Ever since Carlos Beltran stood at home plate with the bat on his shoulder against Adam Wainwright to strikeout looking to end Game 7 of the 2006 NLCS, the Mets have had a rough go of it.
Two collapses, a rash of injuries and bad contracts and financial issues related to the Bernie Madoff scandal have made baseball in Flushing pretty unbearable to watch.
But by nature, Mets fans are a patient bunch, and finally it seems that patience is paying off.
With the emergence of young ace Matt Harvey, the Mets have a bight future in terms of starting pitching. Harvey has been dominant this season at 7-1 with a 2.05 ERA. The 24-year-old also had a string of eight of nine starts resulting in no-decisions in which he gave up three or more runs just three times.
In addition to Harvey, the Mets have brought up top pitching prospect Zack Wheeler, who the team acquired for the aforementioned Beltran. Though he struggled a bit with his control, Wheeler dazzled in his first start, picking up a win against the first-place Atlanta Braves.
Pitching has always been the strength of the Mets organization since the days of Tom Seaver and Jerry Koosman in the late 60s and early 70s to the electric arm of Doc Gooden in the 80s. Even when the team had a run to the World Series in 2000, it was Mike Hampton and Al Leiter that led the charge more so than the offense, though that team featured slugging catcher Mike Piazza.
With Harvey and Wheeler in the fold for hopefully the next decade and beyond, it’s now the responsibility of general manager Sandy Alderson to put together the pieces of a winning team. Jonathon Niese and Dillon Gee can be reliable starters moving forward, but the team also has a few other big-time young arms in the minors, such as Noah Syndergaard and Rafael Montero, that are on the fast track to the big leagues.
At least for the rest of this year, Harvey and Wheeler need to just focus on pitching consistently regardless of the outcome of games. While there are still a few months left, it’s unlikely the Mets will make any significant run towards the postseason. Harvey has already learned the hard way that being a Mets pitcher pretty much means an instant lack of run support.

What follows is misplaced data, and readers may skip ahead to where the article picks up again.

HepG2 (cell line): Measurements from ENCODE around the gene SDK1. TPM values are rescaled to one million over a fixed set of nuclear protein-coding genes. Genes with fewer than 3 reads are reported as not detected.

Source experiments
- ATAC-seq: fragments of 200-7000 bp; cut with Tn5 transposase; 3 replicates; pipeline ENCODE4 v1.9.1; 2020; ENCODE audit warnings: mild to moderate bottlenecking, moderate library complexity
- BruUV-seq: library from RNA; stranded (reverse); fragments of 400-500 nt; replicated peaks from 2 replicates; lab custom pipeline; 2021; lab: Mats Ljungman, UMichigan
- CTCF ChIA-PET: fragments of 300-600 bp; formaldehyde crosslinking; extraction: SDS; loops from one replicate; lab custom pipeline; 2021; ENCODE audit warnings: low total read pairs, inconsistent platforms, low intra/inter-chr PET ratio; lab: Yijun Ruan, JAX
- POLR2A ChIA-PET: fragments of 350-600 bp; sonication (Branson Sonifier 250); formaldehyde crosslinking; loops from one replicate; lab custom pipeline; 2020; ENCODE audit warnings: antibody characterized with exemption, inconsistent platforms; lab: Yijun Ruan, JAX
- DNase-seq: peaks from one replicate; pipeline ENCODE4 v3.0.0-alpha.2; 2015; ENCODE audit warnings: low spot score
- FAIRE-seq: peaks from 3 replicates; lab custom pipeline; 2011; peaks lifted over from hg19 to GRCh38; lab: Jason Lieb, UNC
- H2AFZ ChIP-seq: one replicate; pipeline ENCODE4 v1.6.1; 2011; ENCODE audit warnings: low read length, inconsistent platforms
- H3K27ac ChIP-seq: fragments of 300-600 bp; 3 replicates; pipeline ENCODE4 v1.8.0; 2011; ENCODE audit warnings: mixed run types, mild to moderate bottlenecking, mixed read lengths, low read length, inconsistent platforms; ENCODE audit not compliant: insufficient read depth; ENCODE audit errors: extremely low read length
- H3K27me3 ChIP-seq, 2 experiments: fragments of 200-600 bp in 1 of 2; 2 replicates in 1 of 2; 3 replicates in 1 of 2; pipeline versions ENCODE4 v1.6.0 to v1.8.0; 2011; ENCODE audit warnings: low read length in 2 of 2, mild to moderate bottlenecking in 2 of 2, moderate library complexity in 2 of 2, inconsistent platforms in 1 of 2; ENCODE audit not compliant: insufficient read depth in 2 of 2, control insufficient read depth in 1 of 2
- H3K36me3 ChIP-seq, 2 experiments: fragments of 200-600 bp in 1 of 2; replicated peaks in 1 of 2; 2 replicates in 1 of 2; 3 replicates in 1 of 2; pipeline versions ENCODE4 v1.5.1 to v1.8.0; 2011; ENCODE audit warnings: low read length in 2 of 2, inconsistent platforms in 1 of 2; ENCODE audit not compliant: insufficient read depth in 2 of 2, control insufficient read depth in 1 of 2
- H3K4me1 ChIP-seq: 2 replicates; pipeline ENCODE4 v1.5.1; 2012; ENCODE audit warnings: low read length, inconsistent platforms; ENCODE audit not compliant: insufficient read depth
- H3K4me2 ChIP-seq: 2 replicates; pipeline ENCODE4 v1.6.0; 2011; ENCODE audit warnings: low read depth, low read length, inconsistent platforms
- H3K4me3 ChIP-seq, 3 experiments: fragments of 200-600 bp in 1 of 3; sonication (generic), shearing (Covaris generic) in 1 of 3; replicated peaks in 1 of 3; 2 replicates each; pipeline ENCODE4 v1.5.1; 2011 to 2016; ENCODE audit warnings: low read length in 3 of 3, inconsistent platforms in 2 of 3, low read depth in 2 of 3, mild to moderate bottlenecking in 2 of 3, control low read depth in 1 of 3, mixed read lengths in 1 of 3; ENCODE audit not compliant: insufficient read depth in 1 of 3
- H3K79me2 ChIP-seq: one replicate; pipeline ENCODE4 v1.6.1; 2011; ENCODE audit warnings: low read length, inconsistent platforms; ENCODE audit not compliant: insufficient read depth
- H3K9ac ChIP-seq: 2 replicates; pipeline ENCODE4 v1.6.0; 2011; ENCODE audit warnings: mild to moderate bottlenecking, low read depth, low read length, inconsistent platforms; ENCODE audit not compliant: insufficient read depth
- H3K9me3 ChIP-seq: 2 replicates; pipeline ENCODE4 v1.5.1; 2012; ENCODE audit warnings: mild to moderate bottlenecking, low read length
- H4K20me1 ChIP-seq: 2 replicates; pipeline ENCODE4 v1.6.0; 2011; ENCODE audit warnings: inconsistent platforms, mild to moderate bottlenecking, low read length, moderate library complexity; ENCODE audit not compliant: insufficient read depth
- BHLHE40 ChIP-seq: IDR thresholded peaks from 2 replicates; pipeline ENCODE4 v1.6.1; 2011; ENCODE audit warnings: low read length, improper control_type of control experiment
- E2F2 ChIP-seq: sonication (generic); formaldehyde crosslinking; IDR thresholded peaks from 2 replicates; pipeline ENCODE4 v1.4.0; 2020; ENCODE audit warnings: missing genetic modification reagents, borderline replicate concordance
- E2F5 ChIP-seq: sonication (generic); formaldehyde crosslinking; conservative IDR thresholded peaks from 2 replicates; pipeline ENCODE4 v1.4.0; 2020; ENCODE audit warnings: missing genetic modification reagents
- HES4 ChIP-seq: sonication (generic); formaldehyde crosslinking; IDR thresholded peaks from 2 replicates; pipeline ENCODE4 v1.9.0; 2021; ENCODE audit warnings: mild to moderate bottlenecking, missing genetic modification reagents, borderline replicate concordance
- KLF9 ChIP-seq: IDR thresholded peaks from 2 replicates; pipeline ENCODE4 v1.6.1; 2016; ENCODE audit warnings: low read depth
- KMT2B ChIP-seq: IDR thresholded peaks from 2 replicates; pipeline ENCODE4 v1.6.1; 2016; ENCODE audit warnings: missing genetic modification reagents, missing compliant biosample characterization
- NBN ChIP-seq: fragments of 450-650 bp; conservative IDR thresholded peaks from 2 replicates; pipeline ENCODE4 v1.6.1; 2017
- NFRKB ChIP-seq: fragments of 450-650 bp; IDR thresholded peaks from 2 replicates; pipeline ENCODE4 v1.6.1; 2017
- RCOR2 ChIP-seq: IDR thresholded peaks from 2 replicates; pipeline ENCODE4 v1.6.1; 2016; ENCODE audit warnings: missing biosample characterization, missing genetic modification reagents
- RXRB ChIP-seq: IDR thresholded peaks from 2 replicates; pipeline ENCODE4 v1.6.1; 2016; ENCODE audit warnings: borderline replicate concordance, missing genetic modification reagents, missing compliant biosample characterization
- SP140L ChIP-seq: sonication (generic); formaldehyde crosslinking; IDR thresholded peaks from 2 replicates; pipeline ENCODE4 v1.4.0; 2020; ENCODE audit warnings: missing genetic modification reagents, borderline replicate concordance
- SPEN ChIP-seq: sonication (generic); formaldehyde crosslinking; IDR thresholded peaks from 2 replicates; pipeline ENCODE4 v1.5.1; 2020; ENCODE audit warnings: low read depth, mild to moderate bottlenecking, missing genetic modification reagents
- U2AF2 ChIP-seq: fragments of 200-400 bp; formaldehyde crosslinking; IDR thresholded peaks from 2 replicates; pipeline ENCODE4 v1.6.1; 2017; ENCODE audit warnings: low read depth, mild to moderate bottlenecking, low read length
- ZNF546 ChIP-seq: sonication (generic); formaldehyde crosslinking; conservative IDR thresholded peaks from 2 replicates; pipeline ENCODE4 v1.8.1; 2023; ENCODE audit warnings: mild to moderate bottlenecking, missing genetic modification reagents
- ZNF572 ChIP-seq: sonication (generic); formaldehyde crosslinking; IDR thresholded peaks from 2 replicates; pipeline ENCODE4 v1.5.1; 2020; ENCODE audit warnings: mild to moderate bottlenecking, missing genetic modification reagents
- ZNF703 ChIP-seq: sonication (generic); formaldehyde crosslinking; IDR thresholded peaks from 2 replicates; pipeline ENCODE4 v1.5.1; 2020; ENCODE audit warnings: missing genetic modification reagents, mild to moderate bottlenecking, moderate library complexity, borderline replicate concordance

Wheeler will certainly have an innings limit, and Harvey will likely be placed under one as well, just to ensure that both are fully fresh for next season.
Next year, the Mets will have nearly $50 million to spend on trying to improve the team. The crippling contracts of Johan Santana and Jason Bay will be off the books, so Alderson must find creative ways to spend that money.
Again, starting pitching is the team’s strength, but the Mets will need a better bullpen in order to protect leads for their starters. Bobby Parnell has looked good this year as the closer, but Alderson has struck out for the third straight year on trying to build a bridge to his closer.
The team definitely needs some offensive production for the outfield. Trade rumors have loosely connected the Mets to Rockies star Carlos Gonzalez and Marlins slugger Giancarlo Stanton. Either of them would give the Mets instant credibility.
But the problem is that any team that trades with the Mets would naturally want to tap into the wealth of starting pitching. Harvey and Wheeler are off limits, but Syndergaard and Montero could be trade candidates. The question is how much of his starting pitching talent is Alderson willing to part with in order to acquire an impact bat.
That question will likely be answered this offseason, but for now, Harvey and Wheeler need to just keep getting better on the mound. Harvey is already in contention for the Cy Young and could even start the All-Star Game in his home building
One start at a time, though, for this dynamic pitching duo, because once 2014 rolls around, they’ll be expected to carry the bulk of the load for the hopefully more competitive Mets.
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